The Private Attorneys General Act (PAGA) is a Labor Code provision that permits aggrieved employees to recover civil penalties that are only recoverable by the California Labor and Workforce Development Agency (LWDA) and the Labor Commissioner. PAGA expands the scope of penalties available through wage and hour lawsuits.  PAGA is sometimes referred to as the “bounty-hunter law” because it allows a plaintiff to recover these civil penalties that were only recoverable by the Labor Commissioner, but it requires that the plaintiff provide 75% of the civil penalties recovered to the LWDA and the remaining 25% to the aggrieved employees.

However, as a result of frivolous lawsuits under PAGA, the legislature amended the law in 2004 to require plaintiffs to exhaust administrative remedies prior to commencement of a civil action under PAGA. Therefore, in order to exhaust the administrative remedies, a plaintiff must send a letter via certified mail to the LWDA and the employer listing the specific Labor Code violations, including the facts and theories to support the alleged violations. Then the LWDA may then send a letter back to the plaintiff informing them that it will or will not be pursuing the case. If the LWDA responds that it will not pursue the case, or simply does not respond within 30 days, the plaintiff may then proceed with a civil lawsuit to collect PAGA penalties.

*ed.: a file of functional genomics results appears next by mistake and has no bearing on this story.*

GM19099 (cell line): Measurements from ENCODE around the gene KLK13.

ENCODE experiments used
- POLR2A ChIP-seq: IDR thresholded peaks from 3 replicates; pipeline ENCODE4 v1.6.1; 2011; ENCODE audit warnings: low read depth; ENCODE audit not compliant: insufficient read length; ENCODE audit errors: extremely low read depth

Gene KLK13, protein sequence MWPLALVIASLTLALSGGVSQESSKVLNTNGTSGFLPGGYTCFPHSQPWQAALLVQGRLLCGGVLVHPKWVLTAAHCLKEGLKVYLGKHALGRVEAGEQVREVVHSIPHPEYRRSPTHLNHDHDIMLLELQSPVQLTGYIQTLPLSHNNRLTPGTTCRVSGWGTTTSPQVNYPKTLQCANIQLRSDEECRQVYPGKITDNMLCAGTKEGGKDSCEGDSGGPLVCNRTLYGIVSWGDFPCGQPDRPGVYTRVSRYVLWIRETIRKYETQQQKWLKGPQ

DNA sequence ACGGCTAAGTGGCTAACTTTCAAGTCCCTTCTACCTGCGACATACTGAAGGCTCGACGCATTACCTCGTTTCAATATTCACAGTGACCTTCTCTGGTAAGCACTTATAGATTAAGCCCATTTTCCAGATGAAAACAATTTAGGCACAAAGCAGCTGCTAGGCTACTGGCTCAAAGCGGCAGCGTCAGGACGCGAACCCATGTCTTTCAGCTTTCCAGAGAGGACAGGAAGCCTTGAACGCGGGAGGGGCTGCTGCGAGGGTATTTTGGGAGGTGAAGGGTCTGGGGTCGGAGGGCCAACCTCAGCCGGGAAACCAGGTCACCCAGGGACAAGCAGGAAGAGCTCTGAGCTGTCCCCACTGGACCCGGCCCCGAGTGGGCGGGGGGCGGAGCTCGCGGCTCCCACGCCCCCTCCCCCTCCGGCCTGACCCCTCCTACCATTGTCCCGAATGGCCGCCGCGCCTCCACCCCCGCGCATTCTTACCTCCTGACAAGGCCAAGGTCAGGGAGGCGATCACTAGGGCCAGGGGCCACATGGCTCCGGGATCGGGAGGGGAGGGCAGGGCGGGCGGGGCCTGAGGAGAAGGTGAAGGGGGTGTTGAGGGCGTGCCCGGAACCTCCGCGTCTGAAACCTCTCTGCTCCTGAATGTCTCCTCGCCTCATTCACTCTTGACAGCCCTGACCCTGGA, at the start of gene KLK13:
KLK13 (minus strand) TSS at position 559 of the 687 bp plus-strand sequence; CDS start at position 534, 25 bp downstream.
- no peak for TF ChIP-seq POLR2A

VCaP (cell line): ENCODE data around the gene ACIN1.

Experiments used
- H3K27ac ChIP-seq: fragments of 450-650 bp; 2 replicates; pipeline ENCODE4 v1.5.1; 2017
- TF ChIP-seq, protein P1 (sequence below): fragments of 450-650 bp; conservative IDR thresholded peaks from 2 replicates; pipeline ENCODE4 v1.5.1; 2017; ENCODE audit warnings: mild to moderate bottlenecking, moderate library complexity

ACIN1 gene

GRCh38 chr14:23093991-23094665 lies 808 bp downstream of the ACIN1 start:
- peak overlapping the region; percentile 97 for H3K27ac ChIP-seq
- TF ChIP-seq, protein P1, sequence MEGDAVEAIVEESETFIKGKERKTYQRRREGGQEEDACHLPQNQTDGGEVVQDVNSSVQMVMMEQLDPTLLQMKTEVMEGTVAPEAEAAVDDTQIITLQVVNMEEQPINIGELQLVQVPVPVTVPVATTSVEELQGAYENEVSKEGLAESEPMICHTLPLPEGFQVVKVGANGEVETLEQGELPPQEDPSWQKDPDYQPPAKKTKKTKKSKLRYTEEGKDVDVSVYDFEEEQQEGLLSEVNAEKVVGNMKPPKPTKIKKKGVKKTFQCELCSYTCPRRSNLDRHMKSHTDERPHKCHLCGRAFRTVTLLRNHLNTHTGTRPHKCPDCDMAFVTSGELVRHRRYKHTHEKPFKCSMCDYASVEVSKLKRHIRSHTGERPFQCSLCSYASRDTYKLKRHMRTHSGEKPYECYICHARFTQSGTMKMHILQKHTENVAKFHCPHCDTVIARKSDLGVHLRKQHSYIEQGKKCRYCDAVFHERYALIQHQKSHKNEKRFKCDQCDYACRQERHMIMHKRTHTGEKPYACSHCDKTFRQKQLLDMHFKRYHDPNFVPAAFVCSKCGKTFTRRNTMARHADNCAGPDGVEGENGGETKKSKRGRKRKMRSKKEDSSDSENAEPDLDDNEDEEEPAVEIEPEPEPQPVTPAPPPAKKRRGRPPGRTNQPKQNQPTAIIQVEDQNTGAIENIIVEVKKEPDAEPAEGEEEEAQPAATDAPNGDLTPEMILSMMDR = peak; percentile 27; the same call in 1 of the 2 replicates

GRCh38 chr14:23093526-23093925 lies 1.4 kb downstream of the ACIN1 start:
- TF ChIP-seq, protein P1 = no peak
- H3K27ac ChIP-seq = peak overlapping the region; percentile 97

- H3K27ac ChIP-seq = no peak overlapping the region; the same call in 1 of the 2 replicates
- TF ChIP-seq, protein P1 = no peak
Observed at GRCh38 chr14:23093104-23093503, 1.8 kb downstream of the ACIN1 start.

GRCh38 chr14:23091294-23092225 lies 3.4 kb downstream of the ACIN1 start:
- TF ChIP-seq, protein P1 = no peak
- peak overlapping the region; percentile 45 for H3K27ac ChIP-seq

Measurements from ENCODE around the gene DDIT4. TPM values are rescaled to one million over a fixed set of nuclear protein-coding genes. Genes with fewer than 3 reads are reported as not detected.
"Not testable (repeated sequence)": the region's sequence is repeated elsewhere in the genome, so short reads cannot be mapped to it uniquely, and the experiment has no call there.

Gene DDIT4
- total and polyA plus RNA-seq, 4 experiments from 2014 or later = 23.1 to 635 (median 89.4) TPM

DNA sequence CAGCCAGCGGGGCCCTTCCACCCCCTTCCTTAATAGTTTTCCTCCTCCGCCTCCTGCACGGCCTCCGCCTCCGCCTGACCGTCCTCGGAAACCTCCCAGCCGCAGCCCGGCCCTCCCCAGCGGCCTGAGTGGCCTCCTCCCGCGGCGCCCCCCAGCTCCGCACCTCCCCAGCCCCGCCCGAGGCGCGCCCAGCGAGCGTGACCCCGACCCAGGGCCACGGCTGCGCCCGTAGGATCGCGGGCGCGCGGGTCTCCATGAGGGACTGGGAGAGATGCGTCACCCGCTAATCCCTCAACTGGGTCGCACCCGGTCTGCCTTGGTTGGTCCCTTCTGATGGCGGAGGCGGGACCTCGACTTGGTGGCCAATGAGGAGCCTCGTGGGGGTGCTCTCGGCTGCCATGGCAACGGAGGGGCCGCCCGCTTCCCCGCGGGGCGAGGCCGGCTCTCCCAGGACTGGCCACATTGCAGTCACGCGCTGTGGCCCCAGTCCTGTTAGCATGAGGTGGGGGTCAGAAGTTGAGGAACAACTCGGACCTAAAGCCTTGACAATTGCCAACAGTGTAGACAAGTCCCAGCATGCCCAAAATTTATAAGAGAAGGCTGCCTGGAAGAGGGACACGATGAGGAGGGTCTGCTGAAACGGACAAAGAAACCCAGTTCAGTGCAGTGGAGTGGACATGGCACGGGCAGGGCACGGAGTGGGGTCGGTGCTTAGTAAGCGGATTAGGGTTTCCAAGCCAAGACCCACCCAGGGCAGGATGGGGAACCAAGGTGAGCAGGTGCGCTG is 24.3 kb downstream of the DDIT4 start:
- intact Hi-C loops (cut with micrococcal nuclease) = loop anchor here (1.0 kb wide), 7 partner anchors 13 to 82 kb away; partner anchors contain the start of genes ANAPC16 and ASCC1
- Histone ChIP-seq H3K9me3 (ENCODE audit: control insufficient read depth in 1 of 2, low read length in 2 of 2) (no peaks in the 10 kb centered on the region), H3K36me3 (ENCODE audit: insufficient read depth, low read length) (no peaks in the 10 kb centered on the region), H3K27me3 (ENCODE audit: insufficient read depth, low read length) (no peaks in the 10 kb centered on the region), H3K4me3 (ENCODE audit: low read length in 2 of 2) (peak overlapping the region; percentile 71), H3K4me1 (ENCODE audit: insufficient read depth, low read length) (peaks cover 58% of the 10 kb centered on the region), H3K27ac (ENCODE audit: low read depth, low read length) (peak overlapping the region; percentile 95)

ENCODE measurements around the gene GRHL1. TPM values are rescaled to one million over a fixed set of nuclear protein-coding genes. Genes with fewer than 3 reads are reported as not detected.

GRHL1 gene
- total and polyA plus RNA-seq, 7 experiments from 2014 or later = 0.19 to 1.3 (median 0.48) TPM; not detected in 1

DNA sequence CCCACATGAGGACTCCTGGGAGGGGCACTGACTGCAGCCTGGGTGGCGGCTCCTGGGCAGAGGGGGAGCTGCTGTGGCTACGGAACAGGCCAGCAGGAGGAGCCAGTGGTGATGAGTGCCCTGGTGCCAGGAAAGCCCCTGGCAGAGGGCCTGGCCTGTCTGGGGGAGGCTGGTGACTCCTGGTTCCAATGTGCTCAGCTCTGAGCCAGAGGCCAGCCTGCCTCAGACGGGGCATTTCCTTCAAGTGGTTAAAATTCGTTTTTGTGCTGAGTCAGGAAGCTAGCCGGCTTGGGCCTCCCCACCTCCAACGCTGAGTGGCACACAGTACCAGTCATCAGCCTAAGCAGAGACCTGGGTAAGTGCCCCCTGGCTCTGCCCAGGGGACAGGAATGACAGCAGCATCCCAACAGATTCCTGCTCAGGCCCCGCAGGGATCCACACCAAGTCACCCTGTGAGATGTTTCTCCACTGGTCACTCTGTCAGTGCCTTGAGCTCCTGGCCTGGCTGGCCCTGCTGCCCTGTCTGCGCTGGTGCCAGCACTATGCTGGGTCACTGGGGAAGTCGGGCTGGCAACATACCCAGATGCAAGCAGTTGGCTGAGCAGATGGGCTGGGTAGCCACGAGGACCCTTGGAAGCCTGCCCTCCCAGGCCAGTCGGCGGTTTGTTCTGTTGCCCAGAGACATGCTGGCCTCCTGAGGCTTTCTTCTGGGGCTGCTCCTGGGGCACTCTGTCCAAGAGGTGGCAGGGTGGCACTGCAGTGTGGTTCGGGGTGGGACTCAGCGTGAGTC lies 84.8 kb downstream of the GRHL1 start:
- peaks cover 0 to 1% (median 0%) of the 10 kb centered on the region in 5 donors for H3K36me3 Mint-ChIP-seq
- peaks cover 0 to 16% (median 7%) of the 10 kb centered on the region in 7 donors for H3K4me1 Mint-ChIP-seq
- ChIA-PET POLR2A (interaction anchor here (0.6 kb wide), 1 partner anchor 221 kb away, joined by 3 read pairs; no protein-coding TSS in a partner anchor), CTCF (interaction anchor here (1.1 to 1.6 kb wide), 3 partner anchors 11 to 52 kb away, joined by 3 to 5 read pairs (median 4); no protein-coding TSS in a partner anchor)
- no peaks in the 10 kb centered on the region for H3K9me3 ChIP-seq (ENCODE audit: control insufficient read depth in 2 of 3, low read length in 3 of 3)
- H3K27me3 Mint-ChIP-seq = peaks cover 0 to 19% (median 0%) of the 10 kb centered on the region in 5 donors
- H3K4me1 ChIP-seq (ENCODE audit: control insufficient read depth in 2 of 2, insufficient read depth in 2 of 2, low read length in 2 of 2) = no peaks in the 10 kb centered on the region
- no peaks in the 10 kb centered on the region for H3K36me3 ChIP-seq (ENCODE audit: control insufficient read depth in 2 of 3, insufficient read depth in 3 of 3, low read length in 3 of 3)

Because the plaintiff must send this notice to the LWDA and the employer, the employer receives some advance notice about a potential lawsuit. And if the notice is properly drafted by the plaintiff, the employer should be able to understand the plaintiff’s legal theories and alleged violations. It is also important the employer contact employment counsel as soon as receiving a PAGA letter to the LWDA. This is because the employer has a short time period (33 days) to “cure” any alleged violations. The employer can correct any alleged violations, and provide written notice to the plaintiff and the LWDA describing the actions taken and that the plaintiff cannot recover PAGA penalties. It is critical that the employer review whether or not it should utilize this safe harbor cure provision to prevent plaintiff from recovering PAGA penalties with counsel. Quick action by the employer could preclude plaintiffs from being able to recover PAGA penalties before the lawsuit even begins.